It’s Travel Tuesday! If you’ve been following me on Facebook, Instagram, or Twitter, you know that we just got back from our third anniversary trip to the Big Island of Hawaii! We love the islands more and more each time we visit.
Many mainland Americans never learn about our most recently added state’s history. It’s a bit of a blemish on our record, to be honest. But this beautiful island chain’s history is exciting and intriguing. Hawaii is the only state to have an official royal palace (I’olani Palace on O’ahu), and actually, there are several royal sites across the island chain! So here’s to Hawai’i’s royal family. King Kamehameha I was born and lived most of his life on Hawaii’s Big Island, so if you decide to visit, these are some royal sites that should not be missed.
Kona Side (West)
Pu’uhonua O Honaunau
This is a place of pu’uhonua, or refuge. If you broke a kapu, or ancient Hawaiian law, and faced a possible death sentence, you could come here to be ceremonially forgiven by a priest and given permission to return to society as free person. Those who sought protection during times of war could also find refuge here, including defeated warriors from either side of the fighting.
Interestingly, breaking an ancient Hawaiian law could mean you looked directly at a chief, a woman ate with men, or a women ate pork, bananas, coconuts, or taro root. I’d need to build a permanent residence here.
Kamakahonu (Eye of the Sea Turtle)
This small bay is the location where King Kamehameha I lived his final years. After his death in 1819, as was the custom, kapu (forbidden) laws were set aside for a time and the new ruler, Liholiho (King Kamehameha II), left the island for six months while this site was purified. When he returned and tried to reinstate kapu, his mother and his co-regent, Queen Ka’ahumanu, would not allow it!
He left for two more days in a canoe with some of his followers, but when he returned to this place, he sat at the women’s table and ate with them, ending kapu restrictions across the Hawaiian islands. It also happens to be the site where Christian missionaries first landed and started building a mission just months later, fulfilling an ancient Hawaiian prophecy that a new god would come to the islands here.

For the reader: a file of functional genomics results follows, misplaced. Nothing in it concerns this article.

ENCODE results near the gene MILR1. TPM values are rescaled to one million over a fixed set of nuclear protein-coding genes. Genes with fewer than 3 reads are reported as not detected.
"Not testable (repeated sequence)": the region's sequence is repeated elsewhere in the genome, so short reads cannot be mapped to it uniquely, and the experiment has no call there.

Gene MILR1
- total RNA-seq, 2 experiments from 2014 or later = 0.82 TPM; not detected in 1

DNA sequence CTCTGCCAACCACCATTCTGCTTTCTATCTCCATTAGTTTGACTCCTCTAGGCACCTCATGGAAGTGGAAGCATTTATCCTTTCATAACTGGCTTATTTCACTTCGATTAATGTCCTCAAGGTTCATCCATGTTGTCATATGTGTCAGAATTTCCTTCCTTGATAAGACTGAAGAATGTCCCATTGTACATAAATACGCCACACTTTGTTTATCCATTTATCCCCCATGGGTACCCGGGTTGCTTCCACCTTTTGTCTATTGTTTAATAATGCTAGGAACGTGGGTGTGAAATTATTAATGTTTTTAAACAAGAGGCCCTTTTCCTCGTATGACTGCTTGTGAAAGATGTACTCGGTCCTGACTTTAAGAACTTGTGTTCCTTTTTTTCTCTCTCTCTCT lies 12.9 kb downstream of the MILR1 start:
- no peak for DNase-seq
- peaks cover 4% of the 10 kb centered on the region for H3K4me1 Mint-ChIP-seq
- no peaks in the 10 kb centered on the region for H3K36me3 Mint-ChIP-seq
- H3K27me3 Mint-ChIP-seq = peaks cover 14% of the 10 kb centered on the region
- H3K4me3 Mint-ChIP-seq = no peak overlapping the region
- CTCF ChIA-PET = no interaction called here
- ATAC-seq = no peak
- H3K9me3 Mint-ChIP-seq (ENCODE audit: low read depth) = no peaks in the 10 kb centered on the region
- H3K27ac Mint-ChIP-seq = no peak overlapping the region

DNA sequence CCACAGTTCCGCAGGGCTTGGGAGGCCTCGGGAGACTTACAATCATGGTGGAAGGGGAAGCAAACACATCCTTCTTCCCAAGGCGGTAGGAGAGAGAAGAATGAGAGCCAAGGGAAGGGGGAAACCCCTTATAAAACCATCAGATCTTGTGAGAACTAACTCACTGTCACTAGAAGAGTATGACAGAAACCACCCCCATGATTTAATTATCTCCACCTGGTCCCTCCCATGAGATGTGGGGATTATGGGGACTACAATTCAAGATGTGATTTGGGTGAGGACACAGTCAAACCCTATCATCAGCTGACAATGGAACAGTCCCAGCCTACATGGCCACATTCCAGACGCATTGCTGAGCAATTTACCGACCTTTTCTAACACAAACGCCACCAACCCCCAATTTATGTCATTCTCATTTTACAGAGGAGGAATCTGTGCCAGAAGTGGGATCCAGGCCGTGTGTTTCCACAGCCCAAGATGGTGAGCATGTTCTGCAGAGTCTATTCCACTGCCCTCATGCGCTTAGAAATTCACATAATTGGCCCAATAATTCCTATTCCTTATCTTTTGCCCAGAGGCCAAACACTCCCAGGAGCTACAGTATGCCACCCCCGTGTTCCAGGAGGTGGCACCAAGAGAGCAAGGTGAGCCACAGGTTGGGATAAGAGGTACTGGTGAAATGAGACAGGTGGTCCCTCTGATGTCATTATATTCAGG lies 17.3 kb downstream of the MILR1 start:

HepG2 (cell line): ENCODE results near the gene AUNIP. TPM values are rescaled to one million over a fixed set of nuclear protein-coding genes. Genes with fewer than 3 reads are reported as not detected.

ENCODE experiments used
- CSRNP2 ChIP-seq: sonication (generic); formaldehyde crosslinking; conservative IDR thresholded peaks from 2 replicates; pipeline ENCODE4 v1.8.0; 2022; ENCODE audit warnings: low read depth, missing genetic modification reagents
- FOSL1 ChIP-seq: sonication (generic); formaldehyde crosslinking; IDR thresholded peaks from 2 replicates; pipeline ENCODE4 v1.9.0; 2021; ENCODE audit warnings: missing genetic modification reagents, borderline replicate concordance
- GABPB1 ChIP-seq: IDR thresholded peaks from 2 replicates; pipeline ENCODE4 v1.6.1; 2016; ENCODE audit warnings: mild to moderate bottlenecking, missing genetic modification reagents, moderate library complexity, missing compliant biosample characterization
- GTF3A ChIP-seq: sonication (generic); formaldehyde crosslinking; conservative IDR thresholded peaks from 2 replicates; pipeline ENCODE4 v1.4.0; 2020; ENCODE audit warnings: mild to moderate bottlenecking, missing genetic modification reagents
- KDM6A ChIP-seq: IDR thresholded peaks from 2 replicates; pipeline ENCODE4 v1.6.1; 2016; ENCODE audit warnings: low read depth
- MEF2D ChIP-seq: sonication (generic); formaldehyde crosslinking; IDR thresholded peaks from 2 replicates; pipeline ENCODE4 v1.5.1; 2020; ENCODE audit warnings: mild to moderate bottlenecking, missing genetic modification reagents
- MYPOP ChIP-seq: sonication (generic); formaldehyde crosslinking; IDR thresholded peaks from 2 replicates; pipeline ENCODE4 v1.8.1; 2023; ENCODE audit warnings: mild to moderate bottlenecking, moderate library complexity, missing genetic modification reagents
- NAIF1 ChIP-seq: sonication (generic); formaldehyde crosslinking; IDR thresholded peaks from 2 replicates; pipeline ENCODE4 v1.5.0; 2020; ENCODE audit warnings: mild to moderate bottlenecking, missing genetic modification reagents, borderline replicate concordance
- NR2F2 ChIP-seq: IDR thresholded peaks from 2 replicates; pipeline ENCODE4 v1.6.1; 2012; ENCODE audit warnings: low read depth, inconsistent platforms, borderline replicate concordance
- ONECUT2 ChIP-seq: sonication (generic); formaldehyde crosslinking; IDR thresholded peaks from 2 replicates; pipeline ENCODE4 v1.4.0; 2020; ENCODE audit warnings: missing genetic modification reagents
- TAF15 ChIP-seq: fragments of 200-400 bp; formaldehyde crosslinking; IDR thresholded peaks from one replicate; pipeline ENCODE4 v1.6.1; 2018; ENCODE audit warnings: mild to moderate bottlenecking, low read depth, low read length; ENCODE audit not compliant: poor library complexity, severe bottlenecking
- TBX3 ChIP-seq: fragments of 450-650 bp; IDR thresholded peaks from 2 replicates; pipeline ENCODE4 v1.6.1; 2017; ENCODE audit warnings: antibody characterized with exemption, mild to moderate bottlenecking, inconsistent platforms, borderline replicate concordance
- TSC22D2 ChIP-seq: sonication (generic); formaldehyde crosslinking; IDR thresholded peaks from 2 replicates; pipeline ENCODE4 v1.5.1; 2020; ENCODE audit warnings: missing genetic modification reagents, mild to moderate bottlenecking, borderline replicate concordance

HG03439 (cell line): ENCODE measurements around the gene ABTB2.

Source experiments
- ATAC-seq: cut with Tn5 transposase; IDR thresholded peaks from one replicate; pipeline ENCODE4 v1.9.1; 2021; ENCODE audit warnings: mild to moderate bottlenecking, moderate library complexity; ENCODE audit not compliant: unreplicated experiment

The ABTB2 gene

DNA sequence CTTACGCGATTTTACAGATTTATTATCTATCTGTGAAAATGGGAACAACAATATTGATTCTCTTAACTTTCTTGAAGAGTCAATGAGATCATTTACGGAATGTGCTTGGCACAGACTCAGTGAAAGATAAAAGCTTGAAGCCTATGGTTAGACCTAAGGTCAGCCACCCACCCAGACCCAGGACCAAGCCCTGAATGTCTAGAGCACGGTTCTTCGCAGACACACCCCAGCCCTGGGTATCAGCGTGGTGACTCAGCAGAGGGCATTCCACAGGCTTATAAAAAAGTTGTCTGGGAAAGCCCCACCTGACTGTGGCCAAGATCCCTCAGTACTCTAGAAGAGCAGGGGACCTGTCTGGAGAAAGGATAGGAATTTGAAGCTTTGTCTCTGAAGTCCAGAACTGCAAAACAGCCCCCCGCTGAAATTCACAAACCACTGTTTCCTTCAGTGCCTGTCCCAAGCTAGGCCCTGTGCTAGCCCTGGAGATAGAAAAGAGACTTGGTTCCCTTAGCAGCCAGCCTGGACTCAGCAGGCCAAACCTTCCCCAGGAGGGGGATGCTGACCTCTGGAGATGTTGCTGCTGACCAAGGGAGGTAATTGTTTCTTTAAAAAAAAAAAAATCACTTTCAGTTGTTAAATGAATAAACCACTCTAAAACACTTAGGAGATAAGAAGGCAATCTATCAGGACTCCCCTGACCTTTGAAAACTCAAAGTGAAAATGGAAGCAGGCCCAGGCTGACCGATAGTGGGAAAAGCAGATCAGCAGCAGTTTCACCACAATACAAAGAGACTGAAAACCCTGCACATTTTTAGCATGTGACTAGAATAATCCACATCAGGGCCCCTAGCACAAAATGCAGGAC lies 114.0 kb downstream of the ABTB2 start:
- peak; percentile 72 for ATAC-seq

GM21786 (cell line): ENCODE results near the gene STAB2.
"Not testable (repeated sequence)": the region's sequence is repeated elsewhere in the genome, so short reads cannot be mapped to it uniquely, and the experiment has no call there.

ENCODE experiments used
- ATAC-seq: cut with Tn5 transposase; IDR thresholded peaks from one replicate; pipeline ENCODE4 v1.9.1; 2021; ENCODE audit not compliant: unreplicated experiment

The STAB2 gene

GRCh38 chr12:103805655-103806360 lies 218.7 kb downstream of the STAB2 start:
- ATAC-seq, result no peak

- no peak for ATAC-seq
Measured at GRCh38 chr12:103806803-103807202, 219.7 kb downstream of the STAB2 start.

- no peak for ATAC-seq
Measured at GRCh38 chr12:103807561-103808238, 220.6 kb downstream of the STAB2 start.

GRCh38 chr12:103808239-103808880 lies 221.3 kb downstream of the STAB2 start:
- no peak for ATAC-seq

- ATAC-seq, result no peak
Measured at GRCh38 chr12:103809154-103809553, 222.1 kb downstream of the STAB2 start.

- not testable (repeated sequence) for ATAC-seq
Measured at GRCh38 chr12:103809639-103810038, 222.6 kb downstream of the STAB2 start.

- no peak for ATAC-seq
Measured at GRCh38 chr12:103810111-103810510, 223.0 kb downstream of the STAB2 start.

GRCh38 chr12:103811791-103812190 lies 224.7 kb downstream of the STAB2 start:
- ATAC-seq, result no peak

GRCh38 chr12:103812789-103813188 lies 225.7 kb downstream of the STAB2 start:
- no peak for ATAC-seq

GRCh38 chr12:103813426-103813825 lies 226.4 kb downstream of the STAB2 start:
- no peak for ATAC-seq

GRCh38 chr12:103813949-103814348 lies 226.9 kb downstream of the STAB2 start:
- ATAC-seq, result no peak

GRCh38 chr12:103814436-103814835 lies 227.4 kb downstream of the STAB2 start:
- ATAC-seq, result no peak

This building is located in the Kamakahonu and was King Kamehameha I’s personal place of worship. It means “Temple of the Burning Altar.” He met with his advisors here, and on May 8, 1819, he died here in this building.
This is the royal vacation home. It was built in the 1838, and now it’s a museum showcasing native Hawaiian furniture and quilts, as well as Victorian artifacts from King Kalakaua and Queen Kapiolani.
Hilo (East Side)
Liliuokalani Park and Gardens
Queen Liliuokalani was Hawaii’s last reigning monarch. She donated five acres of this land for use as a public park in 1907, and in 1919 it was opened in her name and to honor the Japanese people who came to the islands for work in the 19th century.
Kamehameha I proved his great strength when he fulfilled a priest’s prophecy and overturned the Naha Stone when he was 14 years old, years before he united the Hawaiian Islands and became its first king. The stone weighs 3.5 tons–that’s 7,000 pounds! You can see it right outside the Hilo Public Library.
No one knows for sure, but legend has it King Kamehameha II buried his father’s remains, King Kamehameha the Great, in a cave behind these majestic falls. Arrive around 10:00am any day of the week and you’ll see the namesake rainbow in front of the falls!
Waipi’o and Hawi (North Side)
When Paiea (Kamehameha) was born, fighting clans on the island posed a threat to the baby. He was hidden away in the Waipi’o Valley, still one of the most secluded places on the Big Island. It’s also one of the most breath-taking sights on the island. People still come here to live “off the grid,” so please respect any private property and no trespassing signs.
King Kamehameha Statue
This is the original. There are several statues modeled after it, most notably on the island of Oahu and in the Capitol Building in Washington, DC. But this one is particularly interesting because it was lost at sea–or so they thought! It was forged in Florence, Italy, in 1880 and intended to stand in Honolulu. Unfortunately, it sank with the ship carry it near the notoriously treacherous Cape Horn. Considered lost, a new one was erected in Honolulu. In 1912, however, it was recovered and restored, and here he stands in Hawi, near his birthplace.
Human sacrifices happened here. Creepy, huh? This temple is the first ever built in the Hawaiian islands, around 480 A.D. Around 980 A.D. years later, a Tahitian high priest named Pa’ao arrived and started the tradition of human sacrifice. The large, flat stones where human sacrifices took place are still there, though human sacrifices stopped shortly after King Kamehameha I’s death and the end of the kapu system of laws.
King Kamehameha I Birthplace
Just a little ways down the coast from Mookini Heiau you’ll find the King Kamehameha I birthplace. There are some discrepancies about exactly where and when he was born, but general consensus says it was here around 1758. Earlier prophecies said a great leader would be born when a great light filled the sky, and indeed, Halley’s comet passed over Hawaii around the time he was born!
Are you ready for a royal tour of Hawaii’s Big Island? Have I missed something you think should be included? Tell me in the comment section below!